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November 2007 | Volume 10/ Number 11
Feature Articles

IP Communications Security Challenges

By Richard “Zippy” Grigonis

In the early days of VoIP, proponents argued that IP voice packets could be treated as just another form of IP data. Not exactly true. First came VoIP’s quality of service considerations owing to its real-time nature, and then everyone discovered that VoIP implementations not only inherit the same security threats as data networks, but also have a bevy of their own: theft of service (good old “toll fraud” in the telephony world), voicemail susceptibilities, denial-of-service vulnerabilities, confidentiality problems, and related issues such as VoIP compliance with internal and regulatory requirements.

A huge market in firewalls and Session Border Controllers (SBCs) then appeared to tame the VoIP security jungle, but other companies have appeared with new approaches. Take, for example, BorderWare’s ( “application-specific” firewalls, first used in the tricky area of messaging security.

Dominic Chorafakis, Director of Product Management at BorderWare, says, “We are seeing a trend for a different class of device than the traditional SBC that your telco will buy and place it in the carrier network. As more and more enterprises turn to VoIP and unified messaging in general, we do see that these enterprises recognize the need for something that looks like an SBC to sit on their network and provide the typical enablement services that SBCs provide, such as NAT [Network Address Translation] traversal, but also to secure their infrastructure, be it a small, open source Asterisk PBX, or a big Avaya IP PBX. People recognize the need to protect these things. But traditional SBCs and the price tag they carry really don’t fit into the enterprise network. That’s why some vendors have scaled down their SBCs to try to capture this market.”

“The use of proprietary hardware - ASIC chips and things of that nature - have made it difficult to achieve a good price point,” says Chorafakis, “and that’s where we see this evolution toward a purely software-based solution that can be run on whatever the appropriate hardware is for the specific deployment. That applies in the voice space. BorderWare started with offering packet inspection and proxy-type firewalls. Our next foray, which was our major success, was in the e-mail security and content control marketplace. Then, we moved into the VoIP/SIP marketplace. As was the case with e-mail, as we see voice and instant messaging experience growth, we’re now focusing our energies there, and we’re moving toward offering a unified solution to address voice, video, IM, web and e-mail. That’s where our BorderWare Security Platform comes into play, which offers a unified solution for IP Communications in general.”

“Heads are Spinning”

Another interesting VoIP security software company is VoIPshield Systems ( Founded in early 2005, it offers the VoIP Security Suite, a set of security applications purpose-built to protect VoIP networks and devices. Their customers tend to be medium-to-large enterprises that find themselves managing large VoIP deployments.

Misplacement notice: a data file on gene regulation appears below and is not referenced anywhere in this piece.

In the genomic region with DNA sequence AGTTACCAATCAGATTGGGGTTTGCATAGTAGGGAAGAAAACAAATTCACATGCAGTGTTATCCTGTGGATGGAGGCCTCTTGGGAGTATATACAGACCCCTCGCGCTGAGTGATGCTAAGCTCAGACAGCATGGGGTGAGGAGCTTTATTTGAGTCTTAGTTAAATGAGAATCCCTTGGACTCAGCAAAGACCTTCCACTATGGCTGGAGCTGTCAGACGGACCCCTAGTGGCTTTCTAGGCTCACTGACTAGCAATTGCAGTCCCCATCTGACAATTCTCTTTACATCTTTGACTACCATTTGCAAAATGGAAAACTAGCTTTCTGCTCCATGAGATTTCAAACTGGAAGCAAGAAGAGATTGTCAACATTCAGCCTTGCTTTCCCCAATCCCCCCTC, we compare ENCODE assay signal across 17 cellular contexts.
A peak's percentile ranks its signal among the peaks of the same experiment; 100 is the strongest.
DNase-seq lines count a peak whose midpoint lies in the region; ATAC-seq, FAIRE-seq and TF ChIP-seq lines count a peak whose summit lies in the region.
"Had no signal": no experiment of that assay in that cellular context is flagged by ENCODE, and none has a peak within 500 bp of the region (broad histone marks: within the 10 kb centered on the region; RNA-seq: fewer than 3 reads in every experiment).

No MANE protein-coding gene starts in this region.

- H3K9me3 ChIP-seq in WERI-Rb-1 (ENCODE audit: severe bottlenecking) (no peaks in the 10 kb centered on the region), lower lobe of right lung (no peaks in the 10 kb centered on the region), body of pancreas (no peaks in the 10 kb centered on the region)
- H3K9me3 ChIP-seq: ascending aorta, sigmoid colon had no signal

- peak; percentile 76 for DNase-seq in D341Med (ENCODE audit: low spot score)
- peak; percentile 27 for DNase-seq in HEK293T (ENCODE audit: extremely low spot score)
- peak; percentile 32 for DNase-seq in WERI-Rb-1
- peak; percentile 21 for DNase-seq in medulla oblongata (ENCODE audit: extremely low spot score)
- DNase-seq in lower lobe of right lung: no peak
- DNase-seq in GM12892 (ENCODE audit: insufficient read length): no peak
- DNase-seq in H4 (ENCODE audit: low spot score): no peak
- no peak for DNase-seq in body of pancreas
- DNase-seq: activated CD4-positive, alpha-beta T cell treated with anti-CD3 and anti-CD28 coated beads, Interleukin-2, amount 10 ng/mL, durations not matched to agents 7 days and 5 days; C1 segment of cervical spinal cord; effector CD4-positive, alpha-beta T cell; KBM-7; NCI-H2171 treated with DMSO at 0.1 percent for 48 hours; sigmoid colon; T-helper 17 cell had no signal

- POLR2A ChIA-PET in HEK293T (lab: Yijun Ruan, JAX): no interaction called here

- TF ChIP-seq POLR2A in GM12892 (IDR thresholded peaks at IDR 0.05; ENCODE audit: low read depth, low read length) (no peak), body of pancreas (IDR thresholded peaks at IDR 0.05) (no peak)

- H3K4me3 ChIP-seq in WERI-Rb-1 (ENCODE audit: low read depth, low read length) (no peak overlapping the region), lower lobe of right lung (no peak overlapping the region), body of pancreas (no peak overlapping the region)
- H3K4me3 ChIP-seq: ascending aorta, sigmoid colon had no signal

One of VopIPshield’s more ingenious products is VoIPaudit, which is a vulnerability assessment and penetration testing product specifically designed to identify VoIP security threats. It also does a neat job of discovering VoIP infrastructure assets including PBXs, softswitches, gateways, multi-media servers, phones and soft clients. Indeed, VoIPaudit can discover and manage multiple VoIP networks simultaneously. It even has built-in asset management so that an organization can keep track of changes and updates to the VoIP infrastructure.

Rick Dalmazzi, CEO of VoIPShield, says, “Every year the world spends more money on voice products and services than on data. It’s really interesting to see the biggest phenomenon in VoIP and VoIP security today, which is a collision of two worlds: First, you’ve got older telephony guys who for years had a beautiful closed system that always worked. Their only real security issue was toll fraud. Now, however, we’re moving into the open jungle of IP, where the threat model for IP voice more resembles the data world, than the old voice world. The old telephony heads are spinning. The security concepts of confidentiality and authenticity and integrity are totally foreign to them.”

“The corporate data security groups forced to accept security responsibility for voice are guys who use a telephone, but that’s about it,” says Dalmazzi. “They aren’t interested in the telephony world. When selling voice security products, we’ll perhaps encounter the CIO, but more likely the people who run the office’s network and security. The person responsible for the phone system won’t typically be senior - more of a mid-level manager. It’s fascinating to observe the dynamics of who’s going to be responsible for VoIP security and who’s going to pay for it. For me, that’s the most interesting phenomenon going on in voice security today.” IT

Richard “Zippy” Grigonis is Executive Editor of TMC’s IP Communications Group.

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